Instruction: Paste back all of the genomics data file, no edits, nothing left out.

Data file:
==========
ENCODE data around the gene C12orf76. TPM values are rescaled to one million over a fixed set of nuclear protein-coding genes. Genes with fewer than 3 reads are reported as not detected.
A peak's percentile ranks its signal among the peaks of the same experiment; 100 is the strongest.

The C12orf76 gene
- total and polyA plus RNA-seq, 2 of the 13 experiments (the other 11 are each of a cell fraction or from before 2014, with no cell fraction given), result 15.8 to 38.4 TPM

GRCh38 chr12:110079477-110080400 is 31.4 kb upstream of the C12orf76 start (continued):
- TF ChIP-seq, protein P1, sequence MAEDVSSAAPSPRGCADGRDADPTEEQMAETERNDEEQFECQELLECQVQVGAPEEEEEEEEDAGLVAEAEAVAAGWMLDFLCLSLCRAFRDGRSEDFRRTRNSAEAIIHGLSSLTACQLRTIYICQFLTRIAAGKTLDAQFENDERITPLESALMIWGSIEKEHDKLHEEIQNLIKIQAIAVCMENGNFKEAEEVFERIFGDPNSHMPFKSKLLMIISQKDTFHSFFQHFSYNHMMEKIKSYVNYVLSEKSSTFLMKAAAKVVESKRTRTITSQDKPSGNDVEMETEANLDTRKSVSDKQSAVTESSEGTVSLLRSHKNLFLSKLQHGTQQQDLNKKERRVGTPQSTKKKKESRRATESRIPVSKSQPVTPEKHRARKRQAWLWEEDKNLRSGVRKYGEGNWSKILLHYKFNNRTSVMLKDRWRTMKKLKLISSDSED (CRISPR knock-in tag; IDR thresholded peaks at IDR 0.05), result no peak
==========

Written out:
ENCODE data around the gene C12orf76. TPM values are rescaled to one million over a fixed set of nuclear protein-coding genes. Genes with fewer than 3 reads are reported as not detected.
A peak's percentile ranks its signal among the peaks of the same experiment; 100 is the strongest.

The C12orf76 gene
- total and polyA plus RNA-seq, 2 of the 13 experiments (the other 11 are each of a cell fraction or from before 2014, with no cell fraction given), result 15.8 to 38.4 TPM

GRCh38 chr12:110079477-110080400 is 31.4 kb upstream of the C12orf76 start (continued):
- TF ChIP-seq, protein P1, sequence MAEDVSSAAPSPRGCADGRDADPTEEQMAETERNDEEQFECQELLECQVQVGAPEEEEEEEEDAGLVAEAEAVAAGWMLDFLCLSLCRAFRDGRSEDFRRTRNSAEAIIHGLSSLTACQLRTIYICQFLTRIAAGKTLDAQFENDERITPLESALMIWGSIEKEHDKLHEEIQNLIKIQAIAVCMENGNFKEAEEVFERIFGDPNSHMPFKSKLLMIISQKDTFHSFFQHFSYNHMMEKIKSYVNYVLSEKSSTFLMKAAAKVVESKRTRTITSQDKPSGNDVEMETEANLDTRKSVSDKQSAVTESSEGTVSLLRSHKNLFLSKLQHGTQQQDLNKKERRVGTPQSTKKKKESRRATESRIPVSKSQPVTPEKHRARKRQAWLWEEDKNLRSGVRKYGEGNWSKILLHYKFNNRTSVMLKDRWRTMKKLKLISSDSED (CRISPR knock-in tag; IDR thresholded peaks at IDR 0.05), result no peak